July 27, 2016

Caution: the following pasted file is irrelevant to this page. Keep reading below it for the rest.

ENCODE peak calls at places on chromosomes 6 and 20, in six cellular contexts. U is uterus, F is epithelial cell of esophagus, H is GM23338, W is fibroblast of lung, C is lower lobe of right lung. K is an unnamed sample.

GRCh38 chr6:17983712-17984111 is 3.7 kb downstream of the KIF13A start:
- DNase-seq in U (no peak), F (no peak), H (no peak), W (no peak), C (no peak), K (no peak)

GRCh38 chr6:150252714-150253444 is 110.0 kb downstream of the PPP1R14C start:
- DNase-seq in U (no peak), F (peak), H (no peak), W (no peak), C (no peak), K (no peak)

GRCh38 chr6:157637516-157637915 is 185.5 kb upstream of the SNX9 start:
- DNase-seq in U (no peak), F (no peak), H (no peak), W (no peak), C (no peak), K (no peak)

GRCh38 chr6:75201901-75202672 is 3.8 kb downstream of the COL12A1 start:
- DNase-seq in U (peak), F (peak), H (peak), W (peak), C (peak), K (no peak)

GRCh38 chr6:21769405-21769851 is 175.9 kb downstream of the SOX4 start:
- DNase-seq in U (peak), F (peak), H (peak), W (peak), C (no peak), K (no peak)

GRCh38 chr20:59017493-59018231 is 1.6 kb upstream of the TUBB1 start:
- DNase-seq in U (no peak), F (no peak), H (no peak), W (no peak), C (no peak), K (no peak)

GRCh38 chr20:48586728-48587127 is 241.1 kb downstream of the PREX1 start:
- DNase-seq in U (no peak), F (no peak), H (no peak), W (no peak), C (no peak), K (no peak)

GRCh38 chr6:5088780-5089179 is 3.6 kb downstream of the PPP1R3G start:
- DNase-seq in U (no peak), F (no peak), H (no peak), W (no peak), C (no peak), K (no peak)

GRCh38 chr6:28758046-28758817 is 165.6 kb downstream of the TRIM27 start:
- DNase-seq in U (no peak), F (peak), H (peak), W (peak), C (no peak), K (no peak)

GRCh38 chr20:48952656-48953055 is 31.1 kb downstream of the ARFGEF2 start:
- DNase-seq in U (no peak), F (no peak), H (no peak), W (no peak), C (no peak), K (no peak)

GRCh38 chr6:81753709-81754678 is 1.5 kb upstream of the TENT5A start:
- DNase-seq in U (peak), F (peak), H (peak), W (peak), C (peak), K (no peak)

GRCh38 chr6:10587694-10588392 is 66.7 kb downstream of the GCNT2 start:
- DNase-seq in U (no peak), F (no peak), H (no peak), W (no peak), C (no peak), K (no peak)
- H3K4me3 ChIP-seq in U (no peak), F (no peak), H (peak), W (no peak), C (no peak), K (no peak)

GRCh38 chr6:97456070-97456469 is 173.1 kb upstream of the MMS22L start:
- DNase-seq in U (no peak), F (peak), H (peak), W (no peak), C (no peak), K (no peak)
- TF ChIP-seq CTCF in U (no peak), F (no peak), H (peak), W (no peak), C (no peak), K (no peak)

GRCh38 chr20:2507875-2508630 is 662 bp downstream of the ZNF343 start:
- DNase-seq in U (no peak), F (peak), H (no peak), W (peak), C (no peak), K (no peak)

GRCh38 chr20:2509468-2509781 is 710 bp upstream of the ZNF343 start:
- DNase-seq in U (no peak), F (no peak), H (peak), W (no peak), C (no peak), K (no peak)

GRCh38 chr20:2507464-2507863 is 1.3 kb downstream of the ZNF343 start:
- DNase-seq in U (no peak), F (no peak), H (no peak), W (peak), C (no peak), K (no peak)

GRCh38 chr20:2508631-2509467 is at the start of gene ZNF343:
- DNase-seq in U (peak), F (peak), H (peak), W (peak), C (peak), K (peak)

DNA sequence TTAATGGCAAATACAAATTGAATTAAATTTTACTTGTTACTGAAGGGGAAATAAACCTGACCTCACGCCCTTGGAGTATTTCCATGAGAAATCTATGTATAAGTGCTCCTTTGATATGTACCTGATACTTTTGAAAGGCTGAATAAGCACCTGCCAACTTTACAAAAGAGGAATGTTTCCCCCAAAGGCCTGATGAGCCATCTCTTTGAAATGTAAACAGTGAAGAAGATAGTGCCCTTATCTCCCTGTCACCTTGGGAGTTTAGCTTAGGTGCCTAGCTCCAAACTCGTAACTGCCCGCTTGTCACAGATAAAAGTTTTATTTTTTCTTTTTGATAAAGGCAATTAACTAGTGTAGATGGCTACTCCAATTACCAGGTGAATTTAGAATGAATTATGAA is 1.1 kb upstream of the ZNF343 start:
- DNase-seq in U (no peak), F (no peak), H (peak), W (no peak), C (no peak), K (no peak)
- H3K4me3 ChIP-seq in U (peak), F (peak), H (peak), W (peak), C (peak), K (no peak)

A growing number of children have been born in the United States with Zika-related birth defects, including microcephaly, seizures, vision and hearing loss, and intellectual disability. Of the more than 1,500 children born with birth defects due to the virus to date, about a dozen of these children have been born in the US. In all of the US cases, mothers had been infected while traveling to one of the 50 or so countries with endemic Zika. Zika virus is spread through mosquitoes or sexual transmission. Last week, the first documented case of female to male sexual transmission occurred. Recently, there has also been a reported case of transmission through caregiving duties, demonstrating that we have a lot to learn about the virus. Given that pregnant women who become infected have between a 1 and 29% chance of giving birth to a child with microcephaly, expecting mothers should avoid travel to countries with Zika and direct contact with others who have recently traveled to these countries.